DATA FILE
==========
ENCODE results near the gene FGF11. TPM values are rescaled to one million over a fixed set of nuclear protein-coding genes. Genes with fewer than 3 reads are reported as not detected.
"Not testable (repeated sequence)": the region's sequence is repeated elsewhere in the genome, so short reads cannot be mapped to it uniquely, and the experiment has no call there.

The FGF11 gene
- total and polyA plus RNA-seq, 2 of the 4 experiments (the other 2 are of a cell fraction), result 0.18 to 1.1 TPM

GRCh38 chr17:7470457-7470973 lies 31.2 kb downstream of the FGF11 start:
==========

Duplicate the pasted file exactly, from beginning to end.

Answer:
ENCODE results near the gene FGF11. TPM values are rescaled to one million over a fixed set of nuclear protein-coding genes. Genes with fewer than 3 reads are reported as not detected.
"Not testable (repeated sequence)": the region's sequence is repeated elsewhere in the genome, so short reads cannot be mapped to it uniquely, and the experiment has no call there.

The FGF11 gene
- total and polyA plus RNA-seq, 2 of the 4 experiments (the other 2 are of a cell fraction), result 0.18 to 1.1 TPM

GRCh38 chr17:7470457-7470973 lies 31.2 kb downstream of the FGF11 start: